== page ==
I like everything about this paperback except that cover line. Hork. So undeniably cheesy.

Because some people are actually into books that sound like Dr. Seuss books but aren't!

Crossover recommendation: If you're in New York City or planning to go soon, check out the de Kooning retrospective at the MoMA.

From the coauthors of 2 Birds 1 Blog... then I turned around and bought it on Kindle for myself. I mean, I've been fairly good this year.

24 December 2011

Happy holidays from the Kurt Vonnegut Memorial Library (via Mediabistro)

23 December 2011

I'm really happy for you and I'm gonna let you finish, Jeffrey Eugenides getting beat up and Salman Rushdie breaking up with some woman on Facebook, but Jennet Conant had the most bonkers author story of 2011. Via Johanna Cox on Twitter.

Filmbook: "The Descendants" (2011)

Instead of drawing together in crisis, the King family seems to be drifting apart: Father Matt (George Clooney) has just found out that his wife Elizabeth, who has been in a coma since a sailboat accident a few weeks earlier, is not improving and her doctor is bound to the Do Not Resuscitate order she signed before she died. Matt must now break the news to family and friends, as well as to his daughters, troublemaker Alex (Shailene Woodley) and the just-tipping-toward-rebellion Scottie (Amara Miller).

Having let his wife take the lead with their daughters throughout their marriage, Matt finds himself performing the motions of parenting without any idea of what he's being called to do. At the same time, he's managing the sale of his extended family's ancestral parcel of land, a small decision that comes to overlap with his family crisis in an unexpected way.

This movie kind of snuck up on me with its greatness. I was expecting it to be good, but I wasn't expecting to be still thinking about it weeks after I saw it. Clooney, Woodley, Miller and Nick Krause as Alex's dopey friend Sid (Krause must have been created in a lab exactly to play Sid, he's just exactly right) are unquestionably the ensemble cast of the year. I think the kids were actually toned down somewhat from the novel to be less obnoxious, but it works here. (And no motherfucking Mr. Mom jokes. It has to be said! Thanks for not going there!)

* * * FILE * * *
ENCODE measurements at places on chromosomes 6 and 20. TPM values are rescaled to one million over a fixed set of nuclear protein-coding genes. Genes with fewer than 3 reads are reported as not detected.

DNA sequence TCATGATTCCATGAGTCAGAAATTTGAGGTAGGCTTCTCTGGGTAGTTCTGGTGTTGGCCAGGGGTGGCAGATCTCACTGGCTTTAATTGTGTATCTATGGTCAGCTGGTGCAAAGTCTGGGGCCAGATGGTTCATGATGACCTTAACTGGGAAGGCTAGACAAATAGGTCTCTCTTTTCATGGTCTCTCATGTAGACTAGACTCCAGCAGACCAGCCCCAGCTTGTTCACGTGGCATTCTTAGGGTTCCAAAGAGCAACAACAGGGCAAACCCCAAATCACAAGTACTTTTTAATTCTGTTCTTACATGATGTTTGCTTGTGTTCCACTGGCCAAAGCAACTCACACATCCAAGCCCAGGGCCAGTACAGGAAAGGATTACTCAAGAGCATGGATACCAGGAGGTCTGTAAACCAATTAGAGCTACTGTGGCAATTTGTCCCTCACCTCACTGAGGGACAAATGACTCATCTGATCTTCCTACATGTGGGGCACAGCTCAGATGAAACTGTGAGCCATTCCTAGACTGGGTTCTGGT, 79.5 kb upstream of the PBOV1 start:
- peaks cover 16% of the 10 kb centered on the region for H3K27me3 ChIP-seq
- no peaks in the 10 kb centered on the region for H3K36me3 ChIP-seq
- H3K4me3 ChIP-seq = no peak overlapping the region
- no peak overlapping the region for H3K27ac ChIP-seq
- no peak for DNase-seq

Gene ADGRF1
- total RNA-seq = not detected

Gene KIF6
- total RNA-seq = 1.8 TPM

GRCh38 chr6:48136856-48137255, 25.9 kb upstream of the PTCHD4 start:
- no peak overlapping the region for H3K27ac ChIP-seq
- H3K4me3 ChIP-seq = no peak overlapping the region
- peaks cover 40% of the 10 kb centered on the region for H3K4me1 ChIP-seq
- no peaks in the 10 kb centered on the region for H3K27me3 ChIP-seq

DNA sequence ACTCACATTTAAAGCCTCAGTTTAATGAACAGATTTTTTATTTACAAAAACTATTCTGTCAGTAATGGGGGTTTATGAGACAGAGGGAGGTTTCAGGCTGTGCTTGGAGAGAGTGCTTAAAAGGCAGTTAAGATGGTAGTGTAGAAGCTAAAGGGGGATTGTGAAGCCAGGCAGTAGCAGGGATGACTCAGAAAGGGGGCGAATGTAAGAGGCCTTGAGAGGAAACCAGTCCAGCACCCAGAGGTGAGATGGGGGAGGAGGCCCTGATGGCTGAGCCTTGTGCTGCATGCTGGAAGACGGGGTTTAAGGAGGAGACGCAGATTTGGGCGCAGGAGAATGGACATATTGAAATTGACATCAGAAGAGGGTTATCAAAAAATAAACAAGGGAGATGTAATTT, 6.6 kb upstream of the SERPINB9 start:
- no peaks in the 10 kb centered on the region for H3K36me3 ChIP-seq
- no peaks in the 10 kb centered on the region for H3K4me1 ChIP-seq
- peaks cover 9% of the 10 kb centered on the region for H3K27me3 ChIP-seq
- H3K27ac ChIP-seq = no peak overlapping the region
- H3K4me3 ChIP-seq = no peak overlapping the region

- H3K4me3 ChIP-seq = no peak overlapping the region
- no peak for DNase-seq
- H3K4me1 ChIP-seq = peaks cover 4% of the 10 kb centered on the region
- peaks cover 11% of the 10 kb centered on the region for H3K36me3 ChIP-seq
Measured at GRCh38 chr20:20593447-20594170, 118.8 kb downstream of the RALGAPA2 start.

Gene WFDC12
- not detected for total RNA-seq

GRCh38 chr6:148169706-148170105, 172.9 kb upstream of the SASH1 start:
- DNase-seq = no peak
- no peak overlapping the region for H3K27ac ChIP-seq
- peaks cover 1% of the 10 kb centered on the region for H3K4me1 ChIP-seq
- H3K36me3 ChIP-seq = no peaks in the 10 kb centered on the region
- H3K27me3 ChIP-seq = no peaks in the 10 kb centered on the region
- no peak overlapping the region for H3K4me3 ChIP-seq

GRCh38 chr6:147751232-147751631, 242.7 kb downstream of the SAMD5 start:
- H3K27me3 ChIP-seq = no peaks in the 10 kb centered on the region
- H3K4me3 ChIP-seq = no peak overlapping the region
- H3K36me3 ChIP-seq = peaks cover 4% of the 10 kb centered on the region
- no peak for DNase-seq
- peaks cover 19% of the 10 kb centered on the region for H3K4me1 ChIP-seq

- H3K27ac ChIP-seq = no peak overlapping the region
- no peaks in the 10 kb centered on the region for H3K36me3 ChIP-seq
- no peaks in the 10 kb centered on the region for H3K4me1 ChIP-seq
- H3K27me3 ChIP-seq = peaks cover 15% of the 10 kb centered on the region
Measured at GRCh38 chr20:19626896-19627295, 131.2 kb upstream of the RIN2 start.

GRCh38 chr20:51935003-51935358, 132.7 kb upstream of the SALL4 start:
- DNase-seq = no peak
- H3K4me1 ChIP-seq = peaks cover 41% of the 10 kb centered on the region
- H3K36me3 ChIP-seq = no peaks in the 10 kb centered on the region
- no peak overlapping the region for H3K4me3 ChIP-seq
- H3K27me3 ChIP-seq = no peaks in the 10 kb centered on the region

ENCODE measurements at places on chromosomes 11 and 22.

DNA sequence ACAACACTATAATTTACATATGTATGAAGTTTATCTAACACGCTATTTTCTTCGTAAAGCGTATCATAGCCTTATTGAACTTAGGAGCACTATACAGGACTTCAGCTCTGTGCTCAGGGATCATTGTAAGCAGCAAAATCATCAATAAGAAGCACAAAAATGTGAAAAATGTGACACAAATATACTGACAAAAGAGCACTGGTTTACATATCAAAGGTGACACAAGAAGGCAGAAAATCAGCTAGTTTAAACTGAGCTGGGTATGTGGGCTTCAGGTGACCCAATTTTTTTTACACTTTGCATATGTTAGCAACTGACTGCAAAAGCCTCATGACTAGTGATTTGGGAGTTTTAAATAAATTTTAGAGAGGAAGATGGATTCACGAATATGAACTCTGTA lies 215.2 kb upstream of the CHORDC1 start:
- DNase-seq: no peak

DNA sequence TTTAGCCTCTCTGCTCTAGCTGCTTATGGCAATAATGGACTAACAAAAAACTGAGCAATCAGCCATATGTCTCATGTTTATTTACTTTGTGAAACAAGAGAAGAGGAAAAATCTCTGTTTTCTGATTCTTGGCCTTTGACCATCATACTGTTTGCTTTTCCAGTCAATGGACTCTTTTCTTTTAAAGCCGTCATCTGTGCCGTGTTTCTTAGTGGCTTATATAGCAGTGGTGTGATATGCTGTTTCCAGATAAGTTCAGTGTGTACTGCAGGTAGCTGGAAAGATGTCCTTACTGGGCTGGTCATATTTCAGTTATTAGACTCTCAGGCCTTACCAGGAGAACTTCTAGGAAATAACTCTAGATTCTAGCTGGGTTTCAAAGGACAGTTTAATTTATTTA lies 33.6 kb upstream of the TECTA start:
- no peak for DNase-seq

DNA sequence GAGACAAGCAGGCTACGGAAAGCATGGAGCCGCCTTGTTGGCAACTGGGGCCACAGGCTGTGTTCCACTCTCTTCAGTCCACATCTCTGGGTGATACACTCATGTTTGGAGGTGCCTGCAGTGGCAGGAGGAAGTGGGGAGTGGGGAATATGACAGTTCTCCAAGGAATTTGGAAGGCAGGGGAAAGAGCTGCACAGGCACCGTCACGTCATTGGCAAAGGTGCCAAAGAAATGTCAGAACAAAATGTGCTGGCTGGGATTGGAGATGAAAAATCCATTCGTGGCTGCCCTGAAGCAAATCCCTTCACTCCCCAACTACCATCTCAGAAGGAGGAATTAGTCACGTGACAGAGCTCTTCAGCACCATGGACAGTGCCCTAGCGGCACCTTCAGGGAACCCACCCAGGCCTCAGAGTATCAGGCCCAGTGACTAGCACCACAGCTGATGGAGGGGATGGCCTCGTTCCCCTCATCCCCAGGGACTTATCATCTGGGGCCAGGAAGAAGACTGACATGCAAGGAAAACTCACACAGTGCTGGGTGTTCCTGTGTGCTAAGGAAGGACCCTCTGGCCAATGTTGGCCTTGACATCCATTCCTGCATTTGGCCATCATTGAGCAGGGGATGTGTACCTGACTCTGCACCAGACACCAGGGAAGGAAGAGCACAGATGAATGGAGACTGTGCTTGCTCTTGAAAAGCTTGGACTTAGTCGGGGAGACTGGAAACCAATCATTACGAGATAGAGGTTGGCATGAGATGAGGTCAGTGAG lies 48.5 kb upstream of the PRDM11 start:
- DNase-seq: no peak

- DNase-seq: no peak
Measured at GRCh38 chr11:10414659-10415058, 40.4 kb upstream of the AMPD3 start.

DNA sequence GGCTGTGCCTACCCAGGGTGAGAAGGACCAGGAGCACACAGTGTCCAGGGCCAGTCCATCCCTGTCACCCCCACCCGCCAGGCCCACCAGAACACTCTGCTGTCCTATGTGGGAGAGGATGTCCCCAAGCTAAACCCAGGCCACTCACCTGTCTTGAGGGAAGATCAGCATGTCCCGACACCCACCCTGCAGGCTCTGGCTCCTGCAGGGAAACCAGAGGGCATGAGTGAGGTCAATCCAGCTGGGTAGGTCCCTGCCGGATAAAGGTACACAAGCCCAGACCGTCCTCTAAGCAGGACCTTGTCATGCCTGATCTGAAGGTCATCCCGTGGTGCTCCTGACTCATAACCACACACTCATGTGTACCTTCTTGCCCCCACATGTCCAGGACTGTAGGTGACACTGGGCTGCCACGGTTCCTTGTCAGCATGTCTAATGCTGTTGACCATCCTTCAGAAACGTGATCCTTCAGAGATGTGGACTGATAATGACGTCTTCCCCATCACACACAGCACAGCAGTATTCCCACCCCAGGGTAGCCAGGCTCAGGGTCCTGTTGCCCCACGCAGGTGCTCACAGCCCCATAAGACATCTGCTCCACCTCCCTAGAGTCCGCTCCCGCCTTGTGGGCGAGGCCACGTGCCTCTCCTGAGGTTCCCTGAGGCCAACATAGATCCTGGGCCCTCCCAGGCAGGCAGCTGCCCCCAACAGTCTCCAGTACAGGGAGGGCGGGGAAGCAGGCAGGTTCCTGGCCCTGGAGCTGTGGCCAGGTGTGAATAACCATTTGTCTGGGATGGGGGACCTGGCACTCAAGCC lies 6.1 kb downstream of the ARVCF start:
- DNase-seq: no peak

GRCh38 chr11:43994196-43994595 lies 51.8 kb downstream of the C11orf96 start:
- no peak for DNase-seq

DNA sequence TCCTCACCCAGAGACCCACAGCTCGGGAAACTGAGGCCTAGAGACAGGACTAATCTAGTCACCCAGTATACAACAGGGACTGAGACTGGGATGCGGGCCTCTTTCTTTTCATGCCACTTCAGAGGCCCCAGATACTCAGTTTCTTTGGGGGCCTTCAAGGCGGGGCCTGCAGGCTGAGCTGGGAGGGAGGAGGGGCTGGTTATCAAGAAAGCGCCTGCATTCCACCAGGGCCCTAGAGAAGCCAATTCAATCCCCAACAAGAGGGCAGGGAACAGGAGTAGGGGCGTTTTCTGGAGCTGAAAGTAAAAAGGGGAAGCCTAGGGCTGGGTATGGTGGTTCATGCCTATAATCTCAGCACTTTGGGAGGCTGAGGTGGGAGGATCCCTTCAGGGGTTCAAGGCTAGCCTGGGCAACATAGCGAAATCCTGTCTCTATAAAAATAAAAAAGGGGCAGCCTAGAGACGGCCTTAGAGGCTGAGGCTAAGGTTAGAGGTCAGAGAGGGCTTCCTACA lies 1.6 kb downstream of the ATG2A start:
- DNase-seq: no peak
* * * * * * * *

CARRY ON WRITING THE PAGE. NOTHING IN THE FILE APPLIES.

I wouldn't agree with people who are saying this is Payne's most mature film -- but it holds a few punches in some key moments, although it delivers on others. (The confrontation on the bungalow porch is just so brutally well done, but well counterbalanced by the scene with Judy Greer's character in the hospital.) It's his most family-centric movie, which is not to say it's family-friendly, but puts the whole clan under the same microscope where he stuck Tracy Flick and Miles Raymond. Clooney anchors it extremely well, though; this is his best performance in years, and it's almost a shame he'll probably be crowded out at Oscar time.

I had never heard of Kaui Hart Hemmings' debut novel THE DESCENDANTS before Alexander Payne (of "Election" and "Sideways" fame) was trotting out his adaptation of it, and the book proved somewhat hard to find in stores, so much so that I gave up and bought the movie tie-in. The adaptation is funnier and less introspective, but the novel isn't at all ponderous -- just a little more reflective in ways that might have been conveyed over more voiceover than Payne employed. If anything, the book digs a little deeper into Matt and his wife's marriage, and to Matt's consciousness as a several-generation Hawaiian who as gone, in his words, "haole as fuck," but I appreciated that Payne's film didn't lean too far into flashback.

Filmbook Verdict: Read the book and see the movie.

22 December 2011

"People think that when you’re the star of a film, your time must be chock-full with endless minutia—appearances, conversations, getting 'into character,' and so on. But when you’re the star, you end up just sitting around a lot. For a single shot to take place, for instance, a whole series of organized events have to be set in motion: The 3D crew has to gauge the shot, the cinematographer has to line up the camera, the lighting crew has to arrange its lights and shades, the set has to be rearranged or otherwise moved into place, the wardrobe and hair departments have to prepare the actors—and through all of this, the actor just sits and waits. In fact, actors will often sit and wait so for so long that "body doubles" will sometimes be hired just to sit and wait in the appropriate place for the actors. So when you see James’s character with his arm trapped under a rock in 127 Hours, what you don’t see is that there was an assigned reading under the rock with it. When he’s playfully wrestling with a genetically-enhanced chimpanzee in Rise of the Planet of the Apes, just off to the right of the shot was a stack of books.

"The truth is, if you’re an A-list Hollywood star like James Franco, and are willing to put the time into earning a Ph.D, you may actually have more time to read than many of your colleagues. Heck, you don’t even have to worry about the grocery shopping, laundry, and other sundry tasks that every other poor graduate student in the country has to worry about. After visiting Detroit, the thing I found myself wondering was not 'How does James do it?' but rather 'Why aren’t more Hollywood actors earning Ph.Ds?'"

--Yale professor R. John Williams on James Franco, actor and scholar.

Reading on the Road: Wish LaGuardia would do this edition